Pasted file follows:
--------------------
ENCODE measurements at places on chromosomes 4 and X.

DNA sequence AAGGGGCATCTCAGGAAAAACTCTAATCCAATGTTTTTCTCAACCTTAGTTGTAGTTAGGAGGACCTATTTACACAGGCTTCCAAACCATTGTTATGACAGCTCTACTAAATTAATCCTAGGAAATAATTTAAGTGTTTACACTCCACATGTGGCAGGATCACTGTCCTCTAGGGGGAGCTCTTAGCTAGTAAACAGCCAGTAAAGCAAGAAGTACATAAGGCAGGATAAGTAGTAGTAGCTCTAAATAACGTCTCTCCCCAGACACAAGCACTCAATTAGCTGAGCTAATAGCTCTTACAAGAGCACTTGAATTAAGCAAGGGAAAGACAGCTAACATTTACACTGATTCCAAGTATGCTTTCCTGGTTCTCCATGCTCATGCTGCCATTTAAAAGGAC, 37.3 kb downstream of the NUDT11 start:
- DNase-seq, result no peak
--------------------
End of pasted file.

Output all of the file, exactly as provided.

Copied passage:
ENCODE measurements at places on chromosomes 4 and X.

DNA sequence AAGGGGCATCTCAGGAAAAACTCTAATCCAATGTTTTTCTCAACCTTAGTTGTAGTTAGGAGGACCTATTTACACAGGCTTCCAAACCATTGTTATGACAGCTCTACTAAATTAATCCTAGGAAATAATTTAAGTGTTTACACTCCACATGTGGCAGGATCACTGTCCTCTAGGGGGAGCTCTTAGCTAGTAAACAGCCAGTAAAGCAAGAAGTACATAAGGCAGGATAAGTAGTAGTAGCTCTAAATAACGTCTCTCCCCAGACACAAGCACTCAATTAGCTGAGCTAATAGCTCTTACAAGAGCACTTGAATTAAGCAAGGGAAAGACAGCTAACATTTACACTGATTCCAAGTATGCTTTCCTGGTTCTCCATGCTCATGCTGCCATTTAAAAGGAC, 37.3 kb downstream of the NUDT11 start:
- DNase-seq, result no peak